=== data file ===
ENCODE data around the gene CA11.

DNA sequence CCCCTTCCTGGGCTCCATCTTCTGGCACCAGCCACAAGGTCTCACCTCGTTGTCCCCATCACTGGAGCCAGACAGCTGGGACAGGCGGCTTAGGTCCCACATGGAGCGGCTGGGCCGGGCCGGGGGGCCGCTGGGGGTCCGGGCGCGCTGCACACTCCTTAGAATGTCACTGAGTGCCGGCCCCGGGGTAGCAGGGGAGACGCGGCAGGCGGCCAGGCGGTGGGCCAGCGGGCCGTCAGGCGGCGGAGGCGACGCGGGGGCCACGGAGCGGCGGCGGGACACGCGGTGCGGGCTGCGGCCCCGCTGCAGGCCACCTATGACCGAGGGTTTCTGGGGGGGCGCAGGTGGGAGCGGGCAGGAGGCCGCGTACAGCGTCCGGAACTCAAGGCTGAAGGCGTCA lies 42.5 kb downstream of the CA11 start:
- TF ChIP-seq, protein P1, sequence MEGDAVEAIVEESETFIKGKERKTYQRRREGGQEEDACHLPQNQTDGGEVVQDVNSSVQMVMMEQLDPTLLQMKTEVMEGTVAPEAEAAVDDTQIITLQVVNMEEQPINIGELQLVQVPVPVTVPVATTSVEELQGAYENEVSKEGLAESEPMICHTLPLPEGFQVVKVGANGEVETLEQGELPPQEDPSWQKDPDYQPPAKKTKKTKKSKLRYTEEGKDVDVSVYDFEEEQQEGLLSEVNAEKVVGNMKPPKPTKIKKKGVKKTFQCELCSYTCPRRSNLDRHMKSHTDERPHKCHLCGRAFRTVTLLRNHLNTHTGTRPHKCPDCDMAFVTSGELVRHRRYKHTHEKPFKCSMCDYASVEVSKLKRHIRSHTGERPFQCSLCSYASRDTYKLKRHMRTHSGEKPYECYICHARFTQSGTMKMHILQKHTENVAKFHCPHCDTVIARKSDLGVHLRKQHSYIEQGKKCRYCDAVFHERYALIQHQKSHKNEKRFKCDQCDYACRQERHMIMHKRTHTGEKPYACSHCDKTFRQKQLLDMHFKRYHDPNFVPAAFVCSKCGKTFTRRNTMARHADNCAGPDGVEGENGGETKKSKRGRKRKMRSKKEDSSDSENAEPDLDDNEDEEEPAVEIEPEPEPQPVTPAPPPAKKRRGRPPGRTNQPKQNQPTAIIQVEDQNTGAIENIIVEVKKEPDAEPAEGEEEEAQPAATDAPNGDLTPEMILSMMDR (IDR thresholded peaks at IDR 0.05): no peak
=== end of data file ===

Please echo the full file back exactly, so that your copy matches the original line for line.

ENCODE data around the gene CA11.

DNA sequence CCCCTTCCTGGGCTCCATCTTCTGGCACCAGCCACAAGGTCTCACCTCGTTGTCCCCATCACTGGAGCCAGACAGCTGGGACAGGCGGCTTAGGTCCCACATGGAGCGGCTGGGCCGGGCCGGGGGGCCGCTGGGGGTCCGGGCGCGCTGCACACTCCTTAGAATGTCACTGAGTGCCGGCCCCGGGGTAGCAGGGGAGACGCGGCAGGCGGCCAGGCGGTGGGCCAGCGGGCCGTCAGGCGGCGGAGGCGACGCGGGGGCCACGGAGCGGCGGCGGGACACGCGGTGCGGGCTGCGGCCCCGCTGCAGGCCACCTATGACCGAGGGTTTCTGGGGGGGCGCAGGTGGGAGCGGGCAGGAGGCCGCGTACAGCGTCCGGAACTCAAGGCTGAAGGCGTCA lies 42.5 kb downstream of the CA11 start:
- TF ChIP-seq, protein P1, sequence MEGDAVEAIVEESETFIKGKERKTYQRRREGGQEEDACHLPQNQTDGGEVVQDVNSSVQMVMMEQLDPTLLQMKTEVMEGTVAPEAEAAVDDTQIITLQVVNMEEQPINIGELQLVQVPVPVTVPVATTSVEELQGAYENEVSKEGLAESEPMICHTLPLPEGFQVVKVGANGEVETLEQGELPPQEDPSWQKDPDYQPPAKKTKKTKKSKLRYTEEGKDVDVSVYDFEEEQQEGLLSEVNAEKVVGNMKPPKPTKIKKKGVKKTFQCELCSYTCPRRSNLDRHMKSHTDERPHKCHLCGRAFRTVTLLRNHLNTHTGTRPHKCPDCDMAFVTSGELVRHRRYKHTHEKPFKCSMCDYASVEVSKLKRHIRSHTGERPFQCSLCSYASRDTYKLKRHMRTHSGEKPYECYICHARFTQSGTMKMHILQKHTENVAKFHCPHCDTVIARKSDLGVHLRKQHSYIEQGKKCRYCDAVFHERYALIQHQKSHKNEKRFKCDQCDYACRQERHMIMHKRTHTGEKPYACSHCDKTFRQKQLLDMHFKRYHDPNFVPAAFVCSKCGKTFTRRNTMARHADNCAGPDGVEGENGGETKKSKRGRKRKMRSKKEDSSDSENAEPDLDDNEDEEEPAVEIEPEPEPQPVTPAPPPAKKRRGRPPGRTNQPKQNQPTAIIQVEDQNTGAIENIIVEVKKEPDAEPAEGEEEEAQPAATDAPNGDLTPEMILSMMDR (IDR thresholded peaks at IDR 0.05): no peak